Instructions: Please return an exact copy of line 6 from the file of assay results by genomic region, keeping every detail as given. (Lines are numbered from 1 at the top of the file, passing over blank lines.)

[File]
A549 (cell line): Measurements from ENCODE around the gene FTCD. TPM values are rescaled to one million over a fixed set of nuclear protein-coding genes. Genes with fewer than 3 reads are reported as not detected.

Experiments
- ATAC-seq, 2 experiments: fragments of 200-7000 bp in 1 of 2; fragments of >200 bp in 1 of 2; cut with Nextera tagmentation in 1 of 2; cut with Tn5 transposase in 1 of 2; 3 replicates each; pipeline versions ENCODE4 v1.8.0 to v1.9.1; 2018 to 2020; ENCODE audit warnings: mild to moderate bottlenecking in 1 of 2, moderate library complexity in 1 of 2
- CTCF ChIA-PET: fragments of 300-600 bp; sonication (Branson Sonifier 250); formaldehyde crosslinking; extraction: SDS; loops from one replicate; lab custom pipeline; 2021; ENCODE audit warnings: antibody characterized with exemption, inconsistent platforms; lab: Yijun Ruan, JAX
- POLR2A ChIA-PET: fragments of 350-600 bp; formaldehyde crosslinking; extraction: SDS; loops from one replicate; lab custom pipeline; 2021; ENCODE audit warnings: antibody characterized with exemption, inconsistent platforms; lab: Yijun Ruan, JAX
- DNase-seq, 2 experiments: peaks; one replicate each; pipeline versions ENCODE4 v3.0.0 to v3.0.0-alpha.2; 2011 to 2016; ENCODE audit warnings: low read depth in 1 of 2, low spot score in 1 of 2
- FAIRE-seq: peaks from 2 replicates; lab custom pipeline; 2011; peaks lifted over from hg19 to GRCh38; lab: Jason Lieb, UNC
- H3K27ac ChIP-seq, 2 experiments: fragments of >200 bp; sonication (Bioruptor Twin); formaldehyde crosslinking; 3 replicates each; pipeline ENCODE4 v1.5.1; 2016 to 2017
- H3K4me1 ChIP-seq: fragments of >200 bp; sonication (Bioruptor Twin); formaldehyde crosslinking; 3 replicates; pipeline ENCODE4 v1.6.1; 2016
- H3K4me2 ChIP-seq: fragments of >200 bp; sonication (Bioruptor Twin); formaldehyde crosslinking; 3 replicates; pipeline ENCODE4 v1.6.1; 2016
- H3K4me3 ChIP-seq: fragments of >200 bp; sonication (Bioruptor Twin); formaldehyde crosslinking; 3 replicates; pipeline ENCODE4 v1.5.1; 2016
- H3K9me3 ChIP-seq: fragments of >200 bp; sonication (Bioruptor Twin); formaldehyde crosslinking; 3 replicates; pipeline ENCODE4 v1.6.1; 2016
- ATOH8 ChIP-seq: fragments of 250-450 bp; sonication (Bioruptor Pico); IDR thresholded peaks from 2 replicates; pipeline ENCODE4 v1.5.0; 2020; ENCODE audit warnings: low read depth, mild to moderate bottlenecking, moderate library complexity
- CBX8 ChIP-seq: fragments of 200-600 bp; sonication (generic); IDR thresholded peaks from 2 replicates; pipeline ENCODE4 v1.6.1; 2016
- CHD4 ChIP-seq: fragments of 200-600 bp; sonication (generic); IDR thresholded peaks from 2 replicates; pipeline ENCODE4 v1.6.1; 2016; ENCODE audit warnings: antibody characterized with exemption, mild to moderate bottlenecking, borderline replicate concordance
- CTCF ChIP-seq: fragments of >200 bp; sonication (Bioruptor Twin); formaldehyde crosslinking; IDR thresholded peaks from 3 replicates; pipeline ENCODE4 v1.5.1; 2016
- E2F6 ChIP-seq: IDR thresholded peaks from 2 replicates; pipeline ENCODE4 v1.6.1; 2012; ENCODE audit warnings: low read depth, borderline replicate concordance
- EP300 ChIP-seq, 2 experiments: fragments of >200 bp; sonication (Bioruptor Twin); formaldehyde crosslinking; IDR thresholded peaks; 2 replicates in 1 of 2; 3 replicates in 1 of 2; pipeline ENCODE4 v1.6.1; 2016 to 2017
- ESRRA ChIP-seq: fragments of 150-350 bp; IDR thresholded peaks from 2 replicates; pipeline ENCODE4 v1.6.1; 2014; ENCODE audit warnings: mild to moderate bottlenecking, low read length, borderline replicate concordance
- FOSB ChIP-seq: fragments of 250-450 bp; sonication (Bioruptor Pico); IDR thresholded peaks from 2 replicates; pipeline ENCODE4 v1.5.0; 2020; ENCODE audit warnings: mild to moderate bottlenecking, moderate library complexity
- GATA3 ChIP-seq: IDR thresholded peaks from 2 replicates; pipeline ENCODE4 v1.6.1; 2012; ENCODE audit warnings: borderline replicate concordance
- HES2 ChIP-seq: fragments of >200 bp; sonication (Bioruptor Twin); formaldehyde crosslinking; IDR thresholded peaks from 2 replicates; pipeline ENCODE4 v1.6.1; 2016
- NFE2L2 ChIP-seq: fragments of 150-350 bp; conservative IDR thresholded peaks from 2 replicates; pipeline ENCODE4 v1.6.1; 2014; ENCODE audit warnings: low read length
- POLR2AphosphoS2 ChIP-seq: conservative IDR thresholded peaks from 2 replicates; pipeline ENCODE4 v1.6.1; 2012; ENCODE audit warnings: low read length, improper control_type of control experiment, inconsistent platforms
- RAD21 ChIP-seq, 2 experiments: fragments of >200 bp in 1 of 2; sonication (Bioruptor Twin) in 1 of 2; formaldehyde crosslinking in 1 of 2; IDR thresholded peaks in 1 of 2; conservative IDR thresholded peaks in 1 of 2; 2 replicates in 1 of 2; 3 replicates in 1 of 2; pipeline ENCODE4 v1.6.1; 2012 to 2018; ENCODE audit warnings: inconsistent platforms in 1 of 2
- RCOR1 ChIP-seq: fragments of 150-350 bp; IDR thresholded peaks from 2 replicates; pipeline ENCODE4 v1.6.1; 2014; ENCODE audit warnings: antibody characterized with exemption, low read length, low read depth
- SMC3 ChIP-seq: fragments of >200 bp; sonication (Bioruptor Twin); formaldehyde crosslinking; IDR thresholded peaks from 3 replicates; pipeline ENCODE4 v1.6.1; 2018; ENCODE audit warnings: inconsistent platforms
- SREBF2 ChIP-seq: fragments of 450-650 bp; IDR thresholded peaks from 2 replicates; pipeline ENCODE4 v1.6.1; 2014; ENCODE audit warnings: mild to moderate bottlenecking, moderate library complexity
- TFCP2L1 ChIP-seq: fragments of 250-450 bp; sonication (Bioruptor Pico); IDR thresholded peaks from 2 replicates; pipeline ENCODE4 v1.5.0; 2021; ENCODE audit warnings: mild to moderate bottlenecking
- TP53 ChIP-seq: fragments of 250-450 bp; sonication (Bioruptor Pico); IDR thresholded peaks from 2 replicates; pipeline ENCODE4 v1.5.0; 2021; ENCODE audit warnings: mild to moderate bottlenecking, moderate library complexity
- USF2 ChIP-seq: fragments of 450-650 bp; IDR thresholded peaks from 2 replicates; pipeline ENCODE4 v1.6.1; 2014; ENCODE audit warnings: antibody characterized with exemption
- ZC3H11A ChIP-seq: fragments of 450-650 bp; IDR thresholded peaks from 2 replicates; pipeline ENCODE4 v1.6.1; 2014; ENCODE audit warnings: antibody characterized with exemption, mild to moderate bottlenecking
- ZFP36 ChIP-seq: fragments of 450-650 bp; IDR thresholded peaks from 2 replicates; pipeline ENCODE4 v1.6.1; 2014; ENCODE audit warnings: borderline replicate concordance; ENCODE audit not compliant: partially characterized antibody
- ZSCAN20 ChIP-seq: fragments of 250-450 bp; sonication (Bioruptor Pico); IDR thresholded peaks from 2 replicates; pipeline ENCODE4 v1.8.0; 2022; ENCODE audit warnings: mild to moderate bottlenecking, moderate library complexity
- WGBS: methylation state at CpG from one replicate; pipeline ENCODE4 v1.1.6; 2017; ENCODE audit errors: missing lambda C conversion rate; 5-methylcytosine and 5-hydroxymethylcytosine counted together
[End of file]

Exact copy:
- DNase-seq, 2 experiments: peaks; one replicate each; pipeline versions ENCODE4 v3.0.0 to v3.0.0-alpha.2; 2011 to 2016; ENCODE audit warnings: low read depth in 1 of 2, low spot score in 1 of 2